Gillette Makes It ‘Okay to Ask’ About Living with Disabilities
Children may assume that because someone has a disability that something is wrong with them. Gillette Children’s Speciality Healthcare in St. Paul is addressing this issue with a new children’s book, “It’s Okay to Ask!”
“This program aims to change how children view other children who have disabilities, specifically from a place of pity toward one of acceptance,” said Richard DiPrima Psy.D., a neuropsychologist at Gillette.
The children’s book is one of the many ways Gillette supports children living with complex, rare and traumatic conditions beyond its hospital and clinic walls. The hospital also fosters children’s well-being through the CurePity™ movement. Additionally, Gillette partnered with CenturyLink to publish the book and send a copy to every public library and public school across Minnesota. The book also is available online for purchase.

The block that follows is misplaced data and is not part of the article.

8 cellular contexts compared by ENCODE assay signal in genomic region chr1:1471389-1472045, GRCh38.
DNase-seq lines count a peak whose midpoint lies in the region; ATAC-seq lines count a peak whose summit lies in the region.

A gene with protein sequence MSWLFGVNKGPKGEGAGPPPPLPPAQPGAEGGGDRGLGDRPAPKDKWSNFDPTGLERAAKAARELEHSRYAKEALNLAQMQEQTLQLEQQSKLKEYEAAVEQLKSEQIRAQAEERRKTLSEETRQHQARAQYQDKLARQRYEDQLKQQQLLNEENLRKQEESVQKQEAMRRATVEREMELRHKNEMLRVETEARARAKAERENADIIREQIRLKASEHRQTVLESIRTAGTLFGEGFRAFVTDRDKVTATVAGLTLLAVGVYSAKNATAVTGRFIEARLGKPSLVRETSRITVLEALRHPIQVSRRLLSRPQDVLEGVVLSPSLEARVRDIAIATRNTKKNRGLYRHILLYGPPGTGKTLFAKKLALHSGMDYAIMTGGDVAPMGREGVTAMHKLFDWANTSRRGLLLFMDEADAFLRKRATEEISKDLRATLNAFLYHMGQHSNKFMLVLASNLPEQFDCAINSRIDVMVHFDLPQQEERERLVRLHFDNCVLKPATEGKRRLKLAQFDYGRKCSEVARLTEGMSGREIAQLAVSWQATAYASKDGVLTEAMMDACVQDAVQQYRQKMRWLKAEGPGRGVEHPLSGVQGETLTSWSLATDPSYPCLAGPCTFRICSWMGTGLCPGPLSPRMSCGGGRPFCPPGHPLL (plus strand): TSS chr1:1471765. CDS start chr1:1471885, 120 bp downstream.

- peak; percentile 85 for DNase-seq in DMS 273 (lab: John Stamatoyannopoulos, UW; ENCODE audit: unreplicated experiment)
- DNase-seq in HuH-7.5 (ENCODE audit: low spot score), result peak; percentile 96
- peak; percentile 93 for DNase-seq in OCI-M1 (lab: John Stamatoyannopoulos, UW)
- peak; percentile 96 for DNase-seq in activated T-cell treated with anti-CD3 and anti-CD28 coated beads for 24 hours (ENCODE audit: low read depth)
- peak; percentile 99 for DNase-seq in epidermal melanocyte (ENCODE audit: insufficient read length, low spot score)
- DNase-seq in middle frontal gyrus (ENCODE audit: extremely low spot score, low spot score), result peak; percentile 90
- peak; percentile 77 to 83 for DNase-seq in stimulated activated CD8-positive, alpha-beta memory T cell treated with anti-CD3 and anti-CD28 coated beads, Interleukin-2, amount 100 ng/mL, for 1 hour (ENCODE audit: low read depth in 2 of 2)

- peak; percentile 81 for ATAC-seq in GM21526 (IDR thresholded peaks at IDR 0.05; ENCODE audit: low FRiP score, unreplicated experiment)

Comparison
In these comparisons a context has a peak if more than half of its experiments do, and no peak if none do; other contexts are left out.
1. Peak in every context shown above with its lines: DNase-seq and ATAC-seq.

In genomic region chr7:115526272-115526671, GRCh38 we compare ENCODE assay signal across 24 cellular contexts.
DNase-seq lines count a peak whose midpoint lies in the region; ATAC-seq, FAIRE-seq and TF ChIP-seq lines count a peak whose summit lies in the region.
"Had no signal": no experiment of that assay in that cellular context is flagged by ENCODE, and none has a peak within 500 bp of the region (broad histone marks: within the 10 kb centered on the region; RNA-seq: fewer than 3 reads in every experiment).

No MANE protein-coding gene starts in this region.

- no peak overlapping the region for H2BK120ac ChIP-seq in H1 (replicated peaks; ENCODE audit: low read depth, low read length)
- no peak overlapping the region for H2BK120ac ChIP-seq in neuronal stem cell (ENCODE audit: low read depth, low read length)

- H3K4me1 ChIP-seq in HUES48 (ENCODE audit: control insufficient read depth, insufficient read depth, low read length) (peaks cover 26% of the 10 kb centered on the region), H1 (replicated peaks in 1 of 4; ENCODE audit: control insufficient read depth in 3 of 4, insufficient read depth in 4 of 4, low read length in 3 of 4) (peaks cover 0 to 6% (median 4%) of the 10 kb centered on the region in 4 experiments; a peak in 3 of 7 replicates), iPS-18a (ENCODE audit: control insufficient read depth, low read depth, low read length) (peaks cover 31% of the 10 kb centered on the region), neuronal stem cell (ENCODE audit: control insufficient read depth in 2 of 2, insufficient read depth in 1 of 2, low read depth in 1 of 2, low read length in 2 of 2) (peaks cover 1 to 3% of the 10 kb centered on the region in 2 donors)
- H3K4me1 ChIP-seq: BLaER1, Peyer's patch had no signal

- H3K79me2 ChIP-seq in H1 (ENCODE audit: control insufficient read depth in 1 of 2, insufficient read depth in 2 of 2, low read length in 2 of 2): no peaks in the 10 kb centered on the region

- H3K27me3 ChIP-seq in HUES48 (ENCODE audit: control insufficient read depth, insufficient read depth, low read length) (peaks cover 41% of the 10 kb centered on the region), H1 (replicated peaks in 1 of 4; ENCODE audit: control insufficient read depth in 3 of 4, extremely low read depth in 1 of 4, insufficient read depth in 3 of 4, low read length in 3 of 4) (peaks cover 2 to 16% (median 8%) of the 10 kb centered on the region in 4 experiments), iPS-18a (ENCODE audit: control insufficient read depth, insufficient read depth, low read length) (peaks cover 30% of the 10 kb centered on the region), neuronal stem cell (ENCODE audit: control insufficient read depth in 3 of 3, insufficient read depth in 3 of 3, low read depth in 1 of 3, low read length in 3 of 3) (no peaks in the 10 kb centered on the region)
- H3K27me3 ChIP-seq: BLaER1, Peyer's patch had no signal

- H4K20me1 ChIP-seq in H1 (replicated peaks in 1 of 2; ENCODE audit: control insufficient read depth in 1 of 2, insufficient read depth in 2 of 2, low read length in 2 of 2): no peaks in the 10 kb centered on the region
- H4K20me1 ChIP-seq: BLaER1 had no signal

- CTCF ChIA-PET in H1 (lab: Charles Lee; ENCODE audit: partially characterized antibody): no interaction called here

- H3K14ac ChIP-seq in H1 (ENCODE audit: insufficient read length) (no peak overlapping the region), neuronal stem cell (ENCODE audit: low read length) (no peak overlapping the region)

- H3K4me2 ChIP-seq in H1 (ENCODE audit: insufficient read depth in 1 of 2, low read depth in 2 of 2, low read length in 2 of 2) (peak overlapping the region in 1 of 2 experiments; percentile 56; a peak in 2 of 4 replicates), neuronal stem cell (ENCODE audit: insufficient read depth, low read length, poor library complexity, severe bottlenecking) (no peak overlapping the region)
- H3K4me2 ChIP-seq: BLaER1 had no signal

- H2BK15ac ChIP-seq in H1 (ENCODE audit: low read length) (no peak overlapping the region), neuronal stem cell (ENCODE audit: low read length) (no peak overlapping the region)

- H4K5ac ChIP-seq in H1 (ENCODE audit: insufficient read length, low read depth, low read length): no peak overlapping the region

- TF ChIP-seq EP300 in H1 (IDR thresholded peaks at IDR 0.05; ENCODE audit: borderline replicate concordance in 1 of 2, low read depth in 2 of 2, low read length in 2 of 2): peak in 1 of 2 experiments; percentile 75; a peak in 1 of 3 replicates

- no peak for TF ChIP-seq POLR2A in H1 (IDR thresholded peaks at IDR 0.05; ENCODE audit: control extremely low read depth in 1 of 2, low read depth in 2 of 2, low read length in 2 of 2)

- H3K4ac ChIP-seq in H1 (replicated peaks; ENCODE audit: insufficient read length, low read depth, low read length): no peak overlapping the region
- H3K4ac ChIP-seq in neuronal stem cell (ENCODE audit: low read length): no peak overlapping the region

Watch this video featuring Hayden Zeleney, a normal kid living with cerebral palsy, about the importance of educating children that “it’s okay” to ask about each others’ differences.